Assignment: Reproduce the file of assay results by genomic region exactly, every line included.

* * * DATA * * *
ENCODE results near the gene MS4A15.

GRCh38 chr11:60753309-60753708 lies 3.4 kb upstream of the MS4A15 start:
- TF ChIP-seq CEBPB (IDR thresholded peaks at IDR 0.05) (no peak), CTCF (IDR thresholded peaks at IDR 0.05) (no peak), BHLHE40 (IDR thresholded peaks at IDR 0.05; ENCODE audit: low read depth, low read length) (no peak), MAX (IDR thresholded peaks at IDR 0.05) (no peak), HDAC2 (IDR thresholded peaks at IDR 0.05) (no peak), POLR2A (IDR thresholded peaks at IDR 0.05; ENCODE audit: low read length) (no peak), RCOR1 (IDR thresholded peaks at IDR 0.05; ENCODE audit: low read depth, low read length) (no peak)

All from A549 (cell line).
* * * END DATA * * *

ENCODE results near the gene MS4A15.

GRCh38 chr11:60753309-60753708 lies 3.4 kb upstream of the MS4A15 start:
- TF ChIP-seq CEBPB (IDR thresholded peaks at IDR 0.05) (no peak), CTCF (IDR thresholded peaks at IDR 0.05) (no peak), BHLHE40 (IDR thresholded peaks at IDR 0.05; ENCODE audit: low read depth, low read length) (no peak), MAX (IDR thresholded peaks at IDR 0.05) (no peak), HDAC2 (IDR thresholded peaks at IDR 0.05) (no peak), POLR2A (IDR thresholded peaks at IDR 0.05; ENCODE audit: low read length) (no peak), RCOR1 (IDR thresholded peaks at IDR 0.05; ENCODE audit: low read depth, low read length) (no peak)

All from A549 (cell line).